“Who is a missionary?” I asked my class, not too long ago.
They came up with a variety of answers: someone who preaches in a foreign country, someone who has very little, someone who doesn’t make money, and the list continued.
It was difficult for them to wrap it all up neatly. Several wanted to insist that you had to leave the country. I think it was because it fit their idea of a missionary better. Flying to a foreign country steeped in poverty seems far more missionary-esque than serving on a college campus.
“FOCUS sends people to college campus and calls them missionaries. Are they?” “Do they get paid?” “They fundraise their salary.”
Many were on board with that. But for them, there had to be some type of leaving happening–going to a new place, even if they would begrudgingly accept work in the United States.
“What does a missionary do?” I asked. “Preach the Gospel.” “So who could be a missionary?” They discussed for a while. One said, “You?” “Am I a missionary?”
The whole issue of pay came up again, some saying that would disqualify me from missionary status.
This past week, one of my classes watched a movie about the life of Mother Teresa. At one point, right after Mother Teresa had left the Loreto convent, she was shown clearing out her room at a host family’s house. The owner told her they had a lot of spare furniture she was welcomed to use during her time with them. She responded by saying that she needed simplicity so that nothing would distract her from her work with the poor.
I don’t know if that scene happened exactly like that in real life, but her words struck me. Even if she didn’t say that, her life showed that she lived that reality. Perhaps even more impressive, though, was the idea that simplicity gives freedom. It wasn’t a new concept to me, but it was a new concept when I considered it in light of the saint of the slums. Mother Teresa needed poverty in order to be committed to caring for the poor. That may not seem profound to you, but hearing those words evoked a question within me: what makes me think I have more discipline than Mother Teresa?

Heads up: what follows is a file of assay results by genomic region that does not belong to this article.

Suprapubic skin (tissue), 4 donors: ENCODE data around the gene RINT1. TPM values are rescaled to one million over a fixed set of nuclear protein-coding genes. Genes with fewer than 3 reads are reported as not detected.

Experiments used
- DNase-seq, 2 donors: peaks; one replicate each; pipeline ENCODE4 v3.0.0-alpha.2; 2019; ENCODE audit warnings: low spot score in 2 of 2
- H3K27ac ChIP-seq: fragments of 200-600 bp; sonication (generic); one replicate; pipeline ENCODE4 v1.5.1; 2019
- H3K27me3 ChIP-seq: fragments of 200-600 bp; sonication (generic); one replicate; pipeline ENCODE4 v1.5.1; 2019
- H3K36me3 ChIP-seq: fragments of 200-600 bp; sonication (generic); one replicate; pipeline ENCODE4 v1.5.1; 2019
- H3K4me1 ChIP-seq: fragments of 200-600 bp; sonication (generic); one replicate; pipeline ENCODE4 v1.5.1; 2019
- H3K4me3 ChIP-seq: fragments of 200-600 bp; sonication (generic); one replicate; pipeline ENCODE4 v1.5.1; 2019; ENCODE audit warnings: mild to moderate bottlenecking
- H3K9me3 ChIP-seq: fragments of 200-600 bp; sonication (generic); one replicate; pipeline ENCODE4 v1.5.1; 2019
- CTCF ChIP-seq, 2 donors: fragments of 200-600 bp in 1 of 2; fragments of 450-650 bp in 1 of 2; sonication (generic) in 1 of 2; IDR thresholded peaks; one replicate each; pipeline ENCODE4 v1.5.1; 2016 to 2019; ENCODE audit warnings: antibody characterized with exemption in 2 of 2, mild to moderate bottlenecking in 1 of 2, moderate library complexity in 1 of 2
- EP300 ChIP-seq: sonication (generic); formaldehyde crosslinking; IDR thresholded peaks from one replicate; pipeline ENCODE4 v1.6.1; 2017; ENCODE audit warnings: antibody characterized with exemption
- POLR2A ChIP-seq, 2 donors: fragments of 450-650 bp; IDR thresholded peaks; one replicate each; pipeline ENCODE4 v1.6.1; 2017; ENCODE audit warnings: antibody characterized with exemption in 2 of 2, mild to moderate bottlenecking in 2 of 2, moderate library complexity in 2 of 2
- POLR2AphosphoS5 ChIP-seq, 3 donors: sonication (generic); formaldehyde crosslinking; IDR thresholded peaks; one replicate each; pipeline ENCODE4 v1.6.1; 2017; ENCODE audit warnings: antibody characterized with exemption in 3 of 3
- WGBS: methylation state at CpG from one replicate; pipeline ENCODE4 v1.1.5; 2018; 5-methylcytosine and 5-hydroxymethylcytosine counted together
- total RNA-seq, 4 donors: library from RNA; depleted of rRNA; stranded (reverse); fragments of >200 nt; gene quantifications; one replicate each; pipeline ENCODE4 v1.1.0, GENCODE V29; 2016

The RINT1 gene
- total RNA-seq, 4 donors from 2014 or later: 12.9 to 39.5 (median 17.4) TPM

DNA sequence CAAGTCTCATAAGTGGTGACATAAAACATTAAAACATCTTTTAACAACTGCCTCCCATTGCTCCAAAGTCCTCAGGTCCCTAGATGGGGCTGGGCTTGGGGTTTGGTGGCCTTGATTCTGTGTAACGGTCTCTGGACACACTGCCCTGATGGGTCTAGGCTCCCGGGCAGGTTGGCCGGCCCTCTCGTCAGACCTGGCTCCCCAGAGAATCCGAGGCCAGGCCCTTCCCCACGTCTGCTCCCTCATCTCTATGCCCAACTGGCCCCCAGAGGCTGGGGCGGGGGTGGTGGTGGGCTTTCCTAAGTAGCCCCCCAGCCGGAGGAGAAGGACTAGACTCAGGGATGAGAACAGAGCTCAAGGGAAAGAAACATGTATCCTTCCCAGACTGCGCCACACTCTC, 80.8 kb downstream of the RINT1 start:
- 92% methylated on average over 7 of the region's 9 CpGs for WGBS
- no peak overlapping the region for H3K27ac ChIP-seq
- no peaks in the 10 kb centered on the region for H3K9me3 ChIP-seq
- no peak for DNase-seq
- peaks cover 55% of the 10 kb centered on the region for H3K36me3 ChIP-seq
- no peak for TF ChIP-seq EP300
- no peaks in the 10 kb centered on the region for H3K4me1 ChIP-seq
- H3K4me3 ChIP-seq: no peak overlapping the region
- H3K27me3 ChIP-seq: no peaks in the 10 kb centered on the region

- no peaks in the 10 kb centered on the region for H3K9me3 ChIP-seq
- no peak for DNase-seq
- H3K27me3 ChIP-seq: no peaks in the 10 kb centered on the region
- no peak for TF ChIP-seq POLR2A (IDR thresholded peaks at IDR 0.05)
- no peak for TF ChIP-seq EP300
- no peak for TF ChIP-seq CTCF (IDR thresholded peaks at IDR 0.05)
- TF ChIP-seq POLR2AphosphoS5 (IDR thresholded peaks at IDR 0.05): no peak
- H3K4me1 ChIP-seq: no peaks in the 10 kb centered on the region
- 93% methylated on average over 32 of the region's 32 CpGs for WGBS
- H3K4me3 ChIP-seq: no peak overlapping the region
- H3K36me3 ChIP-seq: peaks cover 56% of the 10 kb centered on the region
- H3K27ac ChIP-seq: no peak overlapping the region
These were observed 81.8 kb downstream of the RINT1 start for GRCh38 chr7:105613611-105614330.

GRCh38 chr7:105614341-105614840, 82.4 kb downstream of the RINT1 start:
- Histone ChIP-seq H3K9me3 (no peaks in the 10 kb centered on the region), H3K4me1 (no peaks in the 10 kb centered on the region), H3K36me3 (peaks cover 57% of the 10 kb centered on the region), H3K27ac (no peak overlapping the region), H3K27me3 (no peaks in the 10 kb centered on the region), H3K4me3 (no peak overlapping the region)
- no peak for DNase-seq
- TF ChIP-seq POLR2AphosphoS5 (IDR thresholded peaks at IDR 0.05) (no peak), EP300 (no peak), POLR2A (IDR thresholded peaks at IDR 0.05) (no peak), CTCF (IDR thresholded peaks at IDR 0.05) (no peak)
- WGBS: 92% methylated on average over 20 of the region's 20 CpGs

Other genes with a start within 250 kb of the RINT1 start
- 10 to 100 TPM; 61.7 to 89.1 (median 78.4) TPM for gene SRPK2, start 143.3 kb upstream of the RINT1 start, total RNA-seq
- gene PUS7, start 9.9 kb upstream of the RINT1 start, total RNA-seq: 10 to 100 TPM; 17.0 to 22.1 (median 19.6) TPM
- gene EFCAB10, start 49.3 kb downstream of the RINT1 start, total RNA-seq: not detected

Her God-given mission was to help the poor. Knowing her own humanity, she knew she had to give up creature comforts in order to remain focused on her mission. Her life of poverty provided the freedom to be generous and sacrificial with her life and time. Material items distract. Compelled by the love and thirst of God, Mother Teresa knew she could not afford to be distracted by lesser things. She created space in her life that could be filled by the presence of God. Fewer possessions crowding her heart yielded greater room to the concerns of the Lord.
Do you know what it takes to get a compliment from a senior? You keep them after class under the threat of a detention and listen to them try to get out of it.
Some students are just harder to love than others. It isn’t impossible to love them, but the effort that goes into desiring to love them is significantly more. So when a student that fits in this category pushes matters too far, I have to reflect more about the consequences that behavior should incur. Because part of me wants to go all out and give them a harsh consequence. The cumulation of past difficulties with that student or the tension of the particular day must all be weighed to guarantee that the punishment given fits that individual crime.
Yet I’m certain that just as some students are harder by nature to love, some teachers must fall into the same camp. I can definitely acknowledge that I’m not the most loved teacher and I am pretty convinced that I never will be. That doesn’t generally bother me because I’ve experienced life in a rather similar state. High school and college didn’t find me as the most popular person around; therefore, I didn’t expect something magical to happen when I started teaching.
Despite not being the most loved, I do find comfort in being loved by some. As an introvert, that is all I really need anyway–a few people who see under the often reserved exterior. Those glimpses of love and appreciation from students does far more to boost me than they know. At the end of the school year, a student stopped in with a present for me and she thanked me for my patience over the past year. A few students wrote appreciation letters when given the chance for teacher appreciation week. Another student chose to write his own addition to the journal entries I assigned.